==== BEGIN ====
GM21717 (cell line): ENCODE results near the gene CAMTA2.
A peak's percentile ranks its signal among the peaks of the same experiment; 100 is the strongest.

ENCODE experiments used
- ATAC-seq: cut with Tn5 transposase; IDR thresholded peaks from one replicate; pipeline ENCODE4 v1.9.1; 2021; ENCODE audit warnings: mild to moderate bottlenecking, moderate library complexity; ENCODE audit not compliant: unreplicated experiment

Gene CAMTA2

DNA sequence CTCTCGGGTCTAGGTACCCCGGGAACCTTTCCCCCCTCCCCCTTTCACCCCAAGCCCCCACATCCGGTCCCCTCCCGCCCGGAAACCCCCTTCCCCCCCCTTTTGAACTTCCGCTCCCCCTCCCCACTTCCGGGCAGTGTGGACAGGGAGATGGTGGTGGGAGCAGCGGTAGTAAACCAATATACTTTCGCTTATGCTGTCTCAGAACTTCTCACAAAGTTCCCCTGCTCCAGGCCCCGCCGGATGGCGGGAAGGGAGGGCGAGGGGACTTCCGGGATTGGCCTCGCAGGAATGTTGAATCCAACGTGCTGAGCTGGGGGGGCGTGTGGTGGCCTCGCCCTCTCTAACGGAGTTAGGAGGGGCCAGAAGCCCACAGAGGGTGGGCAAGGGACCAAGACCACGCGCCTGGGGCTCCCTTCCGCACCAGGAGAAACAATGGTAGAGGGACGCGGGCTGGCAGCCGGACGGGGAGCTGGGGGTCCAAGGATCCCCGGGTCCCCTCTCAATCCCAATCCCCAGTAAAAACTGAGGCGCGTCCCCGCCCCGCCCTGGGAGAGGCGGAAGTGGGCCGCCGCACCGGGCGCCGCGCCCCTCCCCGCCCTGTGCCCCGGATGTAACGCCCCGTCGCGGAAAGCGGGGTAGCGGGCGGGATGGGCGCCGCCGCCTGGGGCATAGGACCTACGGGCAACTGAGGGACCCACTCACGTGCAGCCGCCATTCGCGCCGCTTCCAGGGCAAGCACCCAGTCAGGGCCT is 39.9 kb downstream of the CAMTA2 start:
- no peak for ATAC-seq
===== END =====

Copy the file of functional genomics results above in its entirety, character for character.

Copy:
GM21717 (cell line): ENCODE results near the gene CAMTA2.
A peak's percentile ranks its signal among the peaks of the same experiment; 100 is the strongest.

ENCODE experiments used
- ATAC-seq: cut with Tn5 transposase; IDR thresholded peaks from one replicate; pipeline ENCODE4 v1.9.1; 2021; ENCODE audit warnings: mild to moderate bottlenecking, moderate library complexity; ENCODE audit not compliant: unreplicated experiment

Gene CAMTA2

DNA sequence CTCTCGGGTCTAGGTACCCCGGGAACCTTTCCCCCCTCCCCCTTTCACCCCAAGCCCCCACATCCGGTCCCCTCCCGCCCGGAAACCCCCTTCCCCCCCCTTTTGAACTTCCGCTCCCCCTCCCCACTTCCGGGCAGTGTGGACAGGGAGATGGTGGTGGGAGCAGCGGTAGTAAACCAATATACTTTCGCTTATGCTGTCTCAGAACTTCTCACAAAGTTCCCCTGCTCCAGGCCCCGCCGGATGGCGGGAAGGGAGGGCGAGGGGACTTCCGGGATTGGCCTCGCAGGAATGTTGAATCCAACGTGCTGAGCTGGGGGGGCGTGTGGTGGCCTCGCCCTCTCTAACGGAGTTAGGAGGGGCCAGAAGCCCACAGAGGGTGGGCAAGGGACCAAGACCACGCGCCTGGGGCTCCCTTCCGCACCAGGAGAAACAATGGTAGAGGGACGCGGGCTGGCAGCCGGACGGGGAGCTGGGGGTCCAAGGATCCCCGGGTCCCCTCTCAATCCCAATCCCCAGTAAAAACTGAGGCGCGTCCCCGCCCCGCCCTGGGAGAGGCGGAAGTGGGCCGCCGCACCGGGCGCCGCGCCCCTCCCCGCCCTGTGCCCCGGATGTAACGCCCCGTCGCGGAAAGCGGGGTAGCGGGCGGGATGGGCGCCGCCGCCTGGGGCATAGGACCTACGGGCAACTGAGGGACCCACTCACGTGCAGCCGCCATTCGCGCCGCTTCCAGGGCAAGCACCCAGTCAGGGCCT is 39.9 kb downstream of the CAMTA2 start:
- no peak for ATAC-seq